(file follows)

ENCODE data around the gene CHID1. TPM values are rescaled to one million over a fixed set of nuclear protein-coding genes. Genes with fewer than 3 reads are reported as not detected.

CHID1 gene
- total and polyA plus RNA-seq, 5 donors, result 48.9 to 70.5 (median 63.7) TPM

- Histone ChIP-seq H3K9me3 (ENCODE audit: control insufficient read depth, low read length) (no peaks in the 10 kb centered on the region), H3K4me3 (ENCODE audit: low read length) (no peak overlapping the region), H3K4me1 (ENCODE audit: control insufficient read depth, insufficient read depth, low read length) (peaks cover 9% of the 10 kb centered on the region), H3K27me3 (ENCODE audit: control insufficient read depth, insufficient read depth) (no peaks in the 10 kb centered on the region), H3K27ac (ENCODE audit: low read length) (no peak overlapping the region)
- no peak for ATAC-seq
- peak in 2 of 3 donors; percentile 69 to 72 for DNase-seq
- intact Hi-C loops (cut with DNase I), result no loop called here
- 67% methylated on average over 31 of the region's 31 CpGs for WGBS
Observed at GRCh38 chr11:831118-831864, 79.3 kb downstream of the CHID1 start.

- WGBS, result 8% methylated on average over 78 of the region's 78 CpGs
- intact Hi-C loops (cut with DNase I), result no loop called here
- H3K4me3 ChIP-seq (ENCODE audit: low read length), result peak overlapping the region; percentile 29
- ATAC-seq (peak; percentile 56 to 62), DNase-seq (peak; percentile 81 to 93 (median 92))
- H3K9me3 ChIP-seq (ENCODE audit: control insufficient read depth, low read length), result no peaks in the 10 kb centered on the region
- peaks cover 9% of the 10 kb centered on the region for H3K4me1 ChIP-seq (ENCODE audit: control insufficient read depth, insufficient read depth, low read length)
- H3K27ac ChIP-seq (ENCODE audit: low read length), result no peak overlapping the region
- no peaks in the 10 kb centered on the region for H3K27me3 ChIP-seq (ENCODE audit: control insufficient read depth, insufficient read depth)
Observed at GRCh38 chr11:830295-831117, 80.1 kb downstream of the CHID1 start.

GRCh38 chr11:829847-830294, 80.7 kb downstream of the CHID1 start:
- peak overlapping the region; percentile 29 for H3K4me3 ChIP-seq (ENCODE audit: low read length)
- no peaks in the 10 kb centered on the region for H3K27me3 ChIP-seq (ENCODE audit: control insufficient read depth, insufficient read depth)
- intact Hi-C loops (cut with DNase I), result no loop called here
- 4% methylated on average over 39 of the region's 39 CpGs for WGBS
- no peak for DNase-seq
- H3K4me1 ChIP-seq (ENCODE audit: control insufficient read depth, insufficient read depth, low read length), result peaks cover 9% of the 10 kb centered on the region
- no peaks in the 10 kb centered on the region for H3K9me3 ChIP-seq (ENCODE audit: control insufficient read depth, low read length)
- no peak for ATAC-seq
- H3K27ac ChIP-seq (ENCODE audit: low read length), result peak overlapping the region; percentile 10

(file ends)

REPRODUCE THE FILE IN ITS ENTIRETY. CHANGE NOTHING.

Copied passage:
ENCODE data around the gene CHID1. TPM values are rescaled to one million over a fixed set of nuclear protein-coding genes. Genes with fewer than 3 reads are reported as not detected.

CHID1 gene
- total and polyA plus RNA-seq, 5 donors, result 48.9 to 70.5 (median 63.7) TPM

- Histone ChIP-seq H3K9me3 (ENCODE audit: control insufficient read depth, low read length) (no peaks in the 10 kb centered on the region), H3K4me3 (ENCODE audit: low read length) (no peak overlapping the region), H3K4me1 (ENCODE audit: control insufficient read depth, insufficient read depth, low read length) (peaks cover 9% of the 10 kb centered on the region), H3K27me3 (ENCODE audit: control insufficient read depth, insufficient read depth) (no peaks in the 10 kb centered on the region), H3K27ac (ENCODE audit: low read length) (no peak overlapping the region)
- no peak for ATAC-seq
- peak in 2 of 3 donors; percentile 69 to 72 for DNase-seq
- intact Hi-C loops (cut with DNase I), result no loop called here
- 67% methylated on average over 31 of the region's 31 CpGs for WGBS
Observed at GRCh38 chr11:831118-831864, 79.3 kb downstream of the CHID1 start.

- WGBS, result 8% methylated on average over 78 of the region's 78 CpGs
- intact Hi-C loops (cut with DNase I), result no loop called here
- H3K4me3 ChIP-seq (ENCODE audit: low read length), result peak overlapping the region; percentile 29
- ATAC-seq (peak; percentile 56 to 62), DNase-seq (peak; percentile 81 to 93 (median 92))
- H3K9me3 ChIP-seq (ENCODE audit: control insufficient read depth, low read length), result no peaks in the 10 kb centered on the region
- peaks cover 9% of the 10 kb centered on the region for H3K4me1 ChIP-seq (ENCODE audit: control insufficient read depth, insufficient read depth, low read length)
- H3K27ac ChIP-seq (ENCODE audit: low read length), result no peak overlapping the region
- no peaks in the 10 kb centered on the region for H3K27me3 ChIP-seq (ENCODE audit: control insufficient read depth, insufficient read depth)
Observed at GRCh38 chr11:830295-831117, 80.1 kb downstream of the CHID1 start.

GRCh38 chr11:829847-830294, 80.7 kb downstream of the CHID1 start:
- peak overlapping the region; percentile 29 for H3K4me3 ChIP-seq (ENCODE audit: low read length)
- no peaks in the 10 kb centered on the region for H3K27me3 ChIP-seq (ENCODE audit: control insufficient read depth, insufficient read depth)
- intact Hi-C loops (cut with DNase I), result no loop called here
- 4% methylated on average over 39 of the region's 39 CpGs for WGBS
- no peak for DNase-seq
- H3K4me1 ChIP-seq (ENCODE audit: control insufficient read depth, insufficient read depth, low read length), result peaks cover 9% of the 10 kb centered on the region
- no peaks in the 10 kb centered on the region for H3K9me3 ChIP-seq (ENCODE audit: control insufficient read depth, low read length)
- no peak for ATAC-seq
- H3K27ac ChIP-seq (ENCODE audit: low read length), result peak overlapping the region; percentile 10